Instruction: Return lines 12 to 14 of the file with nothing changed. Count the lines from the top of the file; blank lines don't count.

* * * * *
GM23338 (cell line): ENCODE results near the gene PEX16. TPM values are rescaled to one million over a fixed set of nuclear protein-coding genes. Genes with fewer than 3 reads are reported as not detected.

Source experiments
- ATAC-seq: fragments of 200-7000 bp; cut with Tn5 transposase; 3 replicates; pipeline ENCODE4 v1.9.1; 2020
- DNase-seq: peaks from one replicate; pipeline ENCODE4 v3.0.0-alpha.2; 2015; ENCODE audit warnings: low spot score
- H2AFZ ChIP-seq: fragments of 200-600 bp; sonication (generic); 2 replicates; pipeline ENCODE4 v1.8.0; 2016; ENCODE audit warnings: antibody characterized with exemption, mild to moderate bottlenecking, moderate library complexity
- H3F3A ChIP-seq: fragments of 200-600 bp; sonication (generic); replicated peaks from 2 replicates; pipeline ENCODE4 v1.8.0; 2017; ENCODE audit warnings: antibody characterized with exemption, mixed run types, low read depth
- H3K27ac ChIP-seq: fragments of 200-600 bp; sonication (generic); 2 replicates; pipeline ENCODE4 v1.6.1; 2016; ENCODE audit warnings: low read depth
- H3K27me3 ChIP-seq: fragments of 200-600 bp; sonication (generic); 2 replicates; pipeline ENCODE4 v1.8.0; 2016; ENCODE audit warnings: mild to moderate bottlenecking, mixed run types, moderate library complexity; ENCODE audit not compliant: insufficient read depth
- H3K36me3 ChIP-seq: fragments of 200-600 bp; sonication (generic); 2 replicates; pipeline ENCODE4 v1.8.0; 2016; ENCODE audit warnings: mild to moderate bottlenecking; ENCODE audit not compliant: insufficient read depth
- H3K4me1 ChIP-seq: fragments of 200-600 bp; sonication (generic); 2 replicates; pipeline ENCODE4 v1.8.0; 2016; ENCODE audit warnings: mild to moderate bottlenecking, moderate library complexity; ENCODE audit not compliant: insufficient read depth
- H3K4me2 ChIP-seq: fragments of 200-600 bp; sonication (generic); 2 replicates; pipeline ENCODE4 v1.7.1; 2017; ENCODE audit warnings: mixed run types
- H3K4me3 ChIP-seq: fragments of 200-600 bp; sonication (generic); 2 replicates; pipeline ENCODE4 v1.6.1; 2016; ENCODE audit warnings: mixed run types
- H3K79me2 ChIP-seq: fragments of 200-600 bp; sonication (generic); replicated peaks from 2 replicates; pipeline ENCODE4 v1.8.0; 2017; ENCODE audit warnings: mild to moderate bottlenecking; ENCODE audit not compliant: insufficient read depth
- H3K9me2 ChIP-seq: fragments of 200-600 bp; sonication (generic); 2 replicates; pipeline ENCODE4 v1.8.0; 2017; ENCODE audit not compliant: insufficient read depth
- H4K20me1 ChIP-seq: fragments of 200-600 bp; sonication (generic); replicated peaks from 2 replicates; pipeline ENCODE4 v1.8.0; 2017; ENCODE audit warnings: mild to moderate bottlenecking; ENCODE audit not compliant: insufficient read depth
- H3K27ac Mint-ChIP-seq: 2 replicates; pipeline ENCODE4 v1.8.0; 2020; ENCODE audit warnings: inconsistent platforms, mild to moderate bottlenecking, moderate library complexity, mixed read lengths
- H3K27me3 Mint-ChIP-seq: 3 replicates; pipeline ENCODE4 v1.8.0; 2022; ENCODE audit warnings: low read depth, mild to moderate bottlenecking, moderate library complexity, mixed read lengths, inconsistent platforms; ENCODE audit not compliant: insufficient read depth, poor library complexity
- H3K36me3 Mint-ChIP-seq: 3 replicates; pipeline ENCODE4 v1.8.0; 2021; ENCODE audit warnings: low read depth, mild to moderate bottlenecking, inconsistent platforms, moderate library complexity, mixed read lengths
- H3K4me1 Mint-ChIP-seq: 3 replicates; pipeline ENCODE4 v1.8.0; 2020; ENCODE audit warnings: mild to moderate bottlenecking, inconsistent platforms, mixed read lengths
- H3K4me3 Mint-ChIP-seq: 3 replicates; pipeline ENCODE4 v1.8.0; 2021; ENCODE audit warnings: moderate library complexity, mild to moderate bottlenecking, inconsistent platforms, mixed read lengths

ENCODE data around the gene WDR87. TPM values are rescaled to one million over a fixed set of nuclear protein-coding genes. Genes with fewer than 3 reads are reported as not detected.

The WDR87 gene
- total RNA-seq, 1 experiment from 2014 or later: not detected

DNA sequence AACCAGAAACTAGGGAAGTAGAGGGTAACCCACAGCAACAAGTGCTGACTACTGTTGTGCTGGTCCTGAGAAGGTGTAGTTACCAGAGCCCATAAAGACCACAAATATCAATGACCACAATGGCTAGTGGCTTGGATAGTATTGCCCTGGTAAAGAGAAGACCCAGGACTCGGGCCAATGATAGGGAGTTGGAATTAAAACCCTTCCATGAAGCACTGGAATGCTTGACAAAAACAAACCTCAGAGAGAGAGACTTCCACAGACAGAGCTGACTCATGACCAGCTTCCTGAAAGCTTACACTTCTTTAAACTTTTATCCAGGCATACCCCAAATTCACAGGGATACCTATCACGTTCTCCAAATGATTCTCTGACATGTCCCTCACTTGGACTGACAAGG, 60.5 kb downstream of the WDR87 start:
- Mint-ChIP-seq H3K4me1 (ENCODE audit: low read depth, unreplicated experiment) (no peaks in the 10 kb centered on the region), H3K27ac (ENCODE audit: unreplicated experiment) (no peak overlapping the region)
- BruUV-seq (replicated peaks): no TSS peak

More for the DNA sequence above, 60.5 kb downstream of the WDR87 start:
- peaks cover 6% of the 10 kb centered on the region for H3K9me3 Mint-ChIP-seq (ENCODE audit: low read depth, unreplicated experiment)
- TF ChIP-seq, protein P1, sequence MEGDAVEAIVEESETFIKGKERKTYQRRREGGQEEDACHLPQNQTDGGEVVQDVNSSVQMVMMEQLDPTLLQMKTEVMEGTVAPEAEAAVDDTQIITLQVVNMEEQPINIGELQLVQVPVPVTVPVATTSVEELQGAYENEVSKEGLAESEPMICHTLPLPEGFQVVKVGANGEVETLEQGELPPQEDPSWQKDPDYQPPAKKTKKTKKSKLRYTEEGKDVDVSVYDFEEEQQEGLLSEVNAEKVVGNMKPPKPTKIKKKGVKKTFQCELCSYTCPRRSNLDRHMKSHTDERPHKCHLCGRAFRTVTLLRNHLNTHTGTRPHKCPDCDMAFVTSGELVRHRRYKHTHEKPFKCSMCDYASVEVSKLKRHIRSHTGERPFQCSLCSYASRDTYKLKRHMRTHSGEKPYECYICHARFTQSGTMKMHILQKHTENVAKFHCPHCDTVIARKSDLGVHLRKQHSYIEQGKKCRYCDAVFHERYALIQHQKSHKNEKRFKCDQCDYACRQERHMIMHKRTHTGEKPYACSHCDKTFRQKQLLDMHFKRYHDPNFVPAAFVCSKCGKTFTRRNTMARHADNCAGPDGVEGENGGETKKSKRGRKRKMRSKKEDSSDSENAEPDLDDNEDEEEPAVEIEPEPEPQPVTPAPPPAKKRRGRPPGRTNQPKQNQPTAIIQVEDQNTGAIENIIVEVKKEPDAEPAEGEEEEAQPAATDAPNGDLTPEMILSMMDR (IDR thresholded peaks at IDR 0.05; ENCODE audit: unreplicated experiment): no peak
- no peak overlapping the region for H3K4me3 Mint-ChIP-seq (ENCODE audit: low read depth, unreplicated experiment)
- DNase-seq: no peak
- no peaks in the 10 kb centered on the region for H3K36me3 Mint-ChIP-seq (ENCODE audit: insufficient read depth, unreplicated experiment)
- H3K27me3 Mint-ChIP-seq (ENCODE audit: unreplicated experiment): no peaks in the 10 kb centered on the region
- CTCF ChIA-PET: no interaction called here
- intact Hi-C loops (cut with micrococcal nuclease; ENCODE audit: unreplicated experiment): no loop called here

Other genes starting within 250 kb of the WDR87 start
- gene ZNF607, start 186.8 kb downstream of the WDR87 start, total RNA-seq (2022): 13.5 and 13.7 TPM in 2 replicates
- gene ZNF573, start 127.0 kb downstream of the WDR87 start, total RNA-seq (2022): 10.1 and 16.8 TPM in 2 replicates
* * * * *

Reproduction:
- H3K4me3 ChIP-seq: fragments of 200-600 bp; sonication (generic); 2 replicates; pipeline ENCODE4 v1.6.1; 2016; ENCODE audit warnings: mixed run types
- H3K79me2 ChIP-seq: fragments of 200-600 bp; sonication (generic); replicated peaks from 2 replicates; pipeline ENCODE4 v1.8.0; 2017; ENCODE audit warnings: mild to moderate bottlenecking; ENCODE audit not compliant: insufficient read depth
- H3K9me2 ChIP-seq: fragments of 200-600 bp; sonication (generic); 2 replicates; pipeline ENCODE4 v1.8.0; 2017; ENCODE audit not compliant: insufficient read depth